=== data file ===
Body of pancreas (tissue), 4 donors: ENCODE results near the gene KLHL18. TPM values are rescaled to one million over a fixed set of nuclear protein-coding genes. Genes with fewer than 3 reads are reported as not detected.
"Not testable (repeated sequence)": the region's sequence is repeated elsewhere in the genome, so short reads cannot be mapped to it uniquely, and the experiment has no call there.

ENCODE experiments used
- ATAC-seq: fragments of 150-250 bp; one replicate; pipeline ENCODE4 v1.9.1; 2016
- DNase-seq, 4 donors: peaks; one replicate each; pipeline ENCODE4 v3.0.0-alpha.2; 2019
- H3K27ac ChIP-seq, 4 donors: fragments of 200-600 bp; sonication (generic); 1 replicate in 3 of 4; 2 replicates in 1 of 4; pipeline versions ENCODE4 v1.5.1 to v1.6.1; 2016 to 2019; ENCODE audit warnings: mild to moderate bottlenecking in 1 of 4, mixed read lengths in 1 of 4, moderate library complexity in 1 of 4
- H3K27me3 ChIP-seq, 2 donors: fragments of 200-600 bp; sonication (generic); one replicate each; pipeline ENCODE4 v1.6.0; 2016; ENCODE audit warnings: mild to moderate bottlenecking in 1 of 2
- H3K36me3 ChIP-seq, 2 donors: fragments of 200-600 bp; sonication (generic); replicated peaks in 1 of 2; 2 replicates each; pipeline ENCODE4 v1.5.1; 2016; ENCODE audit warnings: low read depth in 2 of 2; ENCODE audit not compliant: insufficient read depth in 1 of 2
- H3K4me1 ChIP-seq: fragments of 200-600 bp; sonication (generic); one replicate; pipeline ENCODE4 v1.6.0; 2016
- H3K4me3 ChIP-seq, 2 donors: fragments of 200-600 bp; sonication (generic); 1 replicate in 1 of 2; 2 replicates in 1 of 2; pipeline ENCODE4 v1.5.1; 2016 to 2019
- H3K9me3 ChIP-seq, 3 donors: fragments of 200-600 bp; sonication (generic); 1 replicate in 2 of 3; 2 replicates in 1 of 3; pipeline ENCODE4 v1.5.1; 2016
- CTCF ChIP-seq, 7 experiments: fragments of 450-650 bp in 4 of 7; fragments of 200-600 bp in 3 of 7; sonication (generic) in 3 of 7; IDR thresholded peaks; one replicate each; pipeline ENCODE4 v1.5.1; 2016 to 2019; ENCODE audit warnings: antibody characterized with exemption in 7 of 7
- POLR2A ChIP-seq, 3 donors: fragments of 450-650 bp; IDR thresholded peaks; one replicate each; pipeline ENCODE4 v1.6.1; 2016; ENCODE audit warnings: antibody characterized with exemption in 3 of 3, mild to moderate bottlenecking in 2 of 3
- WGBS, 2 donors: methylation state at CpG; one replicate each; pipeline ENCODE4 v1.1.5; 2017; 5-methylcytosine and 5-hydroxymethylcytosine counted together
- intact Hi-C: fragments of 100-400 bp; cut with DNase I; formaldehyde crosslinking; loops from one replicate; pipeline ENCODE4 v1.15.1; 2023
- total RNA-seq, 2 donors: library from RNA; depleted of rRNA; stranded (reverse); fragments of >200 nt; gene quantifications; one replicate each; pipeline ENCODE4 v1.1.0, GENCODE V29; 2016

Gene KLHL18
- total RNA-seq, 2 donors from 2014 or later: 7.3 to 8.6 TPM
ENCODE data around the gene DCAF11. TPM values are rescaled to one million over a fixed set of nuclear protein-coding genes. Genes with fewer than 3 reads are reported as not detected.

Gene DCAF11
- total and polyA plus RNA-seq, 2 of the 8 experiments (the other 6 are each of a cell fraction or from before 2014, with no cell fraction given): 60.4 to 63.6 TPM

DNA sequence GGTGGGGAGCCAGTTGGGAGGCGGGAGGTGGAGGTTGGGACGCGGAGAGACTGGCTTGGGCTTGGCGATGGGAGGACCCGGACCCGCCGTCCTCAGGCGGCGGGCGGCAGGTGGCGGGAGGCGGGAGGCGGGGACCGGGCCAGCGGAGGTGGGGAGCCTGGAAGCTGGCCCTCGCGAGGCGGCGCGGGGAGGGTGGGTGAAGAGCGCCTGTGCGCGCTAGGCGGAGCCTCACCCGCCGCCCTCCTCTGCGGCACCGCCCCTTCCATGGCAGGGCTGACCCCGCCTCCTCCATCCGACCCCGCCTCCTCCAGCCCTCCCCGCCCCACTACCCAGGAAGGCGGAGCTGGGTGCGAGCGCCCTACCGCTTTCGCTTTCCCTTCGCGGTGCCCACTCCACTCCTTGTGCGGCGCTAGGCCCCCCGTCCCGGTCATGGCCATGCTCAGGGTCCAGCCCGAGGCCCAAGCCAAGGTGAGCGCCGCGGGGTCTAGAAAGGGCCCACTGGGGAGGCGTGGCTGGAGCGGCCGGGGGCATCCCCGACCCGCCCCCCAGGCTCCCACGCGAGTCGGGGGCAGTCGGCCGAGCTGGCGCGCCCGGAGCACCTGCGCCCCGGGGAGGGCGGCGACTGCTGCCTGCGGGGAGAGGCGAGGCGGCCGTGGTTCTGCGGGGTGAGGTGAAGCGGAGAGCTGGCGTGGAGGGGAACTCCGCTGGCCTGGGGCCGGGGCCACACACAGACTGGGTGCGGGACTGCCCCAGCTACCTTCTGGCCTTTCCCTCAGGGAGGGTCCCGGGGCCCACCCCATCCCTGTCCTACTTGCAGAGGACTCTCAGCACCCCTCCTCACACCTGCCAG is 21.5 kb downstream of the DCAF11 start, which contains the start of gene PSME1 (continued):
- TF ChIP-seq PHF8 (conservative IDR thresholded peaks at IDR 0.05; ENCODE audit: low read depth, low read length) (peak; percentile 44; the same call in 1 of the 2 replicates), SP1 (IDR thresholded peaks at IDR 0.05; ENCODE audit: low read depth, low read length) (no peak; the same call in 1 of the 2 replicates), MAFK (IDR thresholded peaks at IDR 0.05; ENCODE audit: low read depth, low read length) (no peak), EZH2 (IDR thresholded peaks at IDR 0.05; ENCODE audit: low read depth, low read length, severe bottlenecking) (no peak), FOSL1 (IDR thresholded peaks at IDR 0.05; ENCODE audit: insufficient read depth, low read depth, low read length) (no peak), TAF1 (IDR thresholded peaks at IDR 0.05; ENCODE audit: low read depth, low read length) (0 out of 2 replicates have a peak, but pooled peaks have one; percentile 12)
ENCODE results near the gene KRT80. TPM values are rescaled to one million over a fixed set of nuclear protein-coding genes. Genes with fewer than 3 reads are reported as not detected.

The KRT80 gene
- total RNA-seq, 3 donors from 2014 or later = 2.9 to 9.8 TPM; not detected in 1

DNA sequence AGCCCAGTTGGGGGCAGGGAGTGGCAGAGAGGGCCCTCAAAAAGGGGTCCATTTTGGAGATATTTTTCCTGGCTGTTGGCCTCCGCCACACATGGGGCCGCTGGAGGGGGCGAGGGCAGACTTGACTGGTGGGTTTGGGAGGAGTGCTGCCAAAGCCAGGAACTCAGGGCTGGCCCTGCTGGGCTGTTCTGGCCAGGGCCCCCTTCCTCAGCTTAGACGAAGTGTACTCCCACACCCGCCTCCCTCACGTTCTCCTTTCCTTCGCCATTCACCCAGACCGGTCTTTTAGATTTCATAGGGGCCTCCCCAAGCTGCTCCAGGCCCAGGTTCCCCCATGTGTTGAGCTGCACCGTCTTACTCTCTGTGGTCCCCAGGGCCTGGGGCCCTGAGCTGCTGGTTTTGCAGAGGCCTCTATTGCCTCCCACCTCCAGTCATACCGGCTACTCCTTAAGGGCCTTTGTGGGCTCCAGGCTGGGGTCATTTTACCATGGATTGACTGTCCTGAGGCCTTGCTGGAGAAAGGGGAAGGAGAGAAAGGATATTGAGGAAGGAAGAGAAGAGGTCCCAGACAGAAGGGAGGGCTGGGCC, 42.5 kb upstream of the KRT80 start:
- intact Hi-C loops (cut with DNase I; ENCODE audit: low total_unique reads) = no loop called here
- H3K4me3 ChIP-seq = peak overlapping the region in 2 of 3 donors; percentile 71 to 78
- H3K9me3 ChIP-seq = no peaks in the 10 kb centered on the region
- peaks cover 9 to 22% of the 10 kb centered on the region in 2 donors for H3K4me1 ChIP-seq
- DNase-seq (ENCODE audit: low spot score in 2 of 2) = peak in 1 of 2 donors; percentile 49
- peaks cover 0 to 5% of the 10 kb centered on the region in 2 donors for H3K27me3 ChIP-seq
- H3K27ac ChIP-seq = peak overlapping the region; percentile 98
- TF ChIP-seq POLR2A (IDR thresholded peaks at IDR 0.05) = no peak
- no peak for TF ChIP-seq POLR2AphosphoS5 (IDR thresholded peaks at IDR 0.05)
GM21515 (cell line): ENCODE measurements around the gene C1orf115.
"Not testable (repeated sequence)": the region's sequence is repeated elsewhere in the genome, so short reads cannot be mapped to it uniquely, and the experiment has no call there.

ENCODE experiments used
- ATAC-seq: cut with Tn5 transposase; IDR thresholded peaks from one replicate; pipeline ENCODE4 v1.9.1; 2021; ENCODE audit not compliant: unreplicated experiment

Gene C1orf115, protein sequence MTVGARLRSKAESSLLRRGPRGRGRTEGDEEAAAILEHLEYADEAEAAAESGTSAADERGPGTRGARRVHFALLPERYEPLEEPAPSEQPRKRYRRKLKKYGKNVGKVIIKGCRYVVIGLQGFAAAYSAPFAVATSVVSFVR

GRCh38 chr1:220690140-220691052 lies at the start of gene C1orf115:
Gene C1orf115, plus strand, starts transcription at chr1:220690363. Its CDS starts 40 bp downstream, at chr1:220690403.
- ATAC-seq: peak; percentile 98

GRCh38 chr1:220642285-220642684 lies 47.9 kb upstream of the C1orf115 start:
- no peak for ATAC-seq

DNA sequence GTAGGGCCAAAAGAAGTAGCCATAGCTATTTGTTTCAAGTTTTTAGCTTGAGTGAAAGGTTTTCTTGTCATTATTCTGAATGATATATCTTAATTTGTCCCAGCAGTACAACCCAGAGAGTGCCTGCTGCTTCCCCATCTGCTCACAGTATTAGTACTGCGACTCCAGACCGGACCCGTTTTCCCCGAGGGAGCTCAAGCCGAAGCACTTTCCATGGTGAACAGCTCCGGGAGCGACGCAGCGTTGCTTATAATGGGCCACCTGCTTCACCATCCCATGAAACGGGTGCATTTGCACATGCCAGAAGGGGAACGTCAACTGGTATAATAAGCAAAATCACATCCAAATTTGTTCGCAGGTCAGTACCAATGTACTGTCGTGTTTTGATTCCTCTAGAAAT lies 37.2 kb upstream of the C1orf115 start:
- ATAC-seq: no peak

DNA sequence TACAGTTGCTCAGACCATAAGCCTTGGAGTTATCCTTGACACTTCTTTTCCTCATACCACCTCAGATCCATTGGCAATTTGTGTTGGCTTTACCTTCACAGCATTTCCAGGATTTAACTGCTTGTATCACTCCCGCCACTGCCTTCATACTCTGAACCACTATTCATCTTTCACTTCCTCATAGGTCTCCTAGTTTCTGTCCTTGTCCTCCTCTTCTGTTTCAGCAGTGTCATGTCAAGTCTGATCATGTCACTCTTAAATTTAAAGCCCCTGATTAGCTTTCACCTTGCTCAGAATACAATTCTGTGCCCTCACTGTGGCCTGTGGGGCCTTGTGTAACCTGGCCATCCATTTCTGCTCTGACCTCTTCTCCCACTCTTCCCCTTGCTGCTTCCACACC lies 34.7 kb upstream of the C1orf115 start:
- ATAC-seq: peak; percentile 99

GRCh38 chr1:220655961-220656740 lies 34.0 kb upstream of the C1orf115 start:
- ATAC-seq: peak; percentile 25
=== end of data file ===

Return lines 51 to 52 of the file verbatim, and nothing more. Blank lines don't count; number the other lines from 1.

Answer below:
GRCh38 chr1:220655961-220656740 lies 34.0 kb upstream of the C1orf115 start:
- ATAC-seq: peak; percentile 25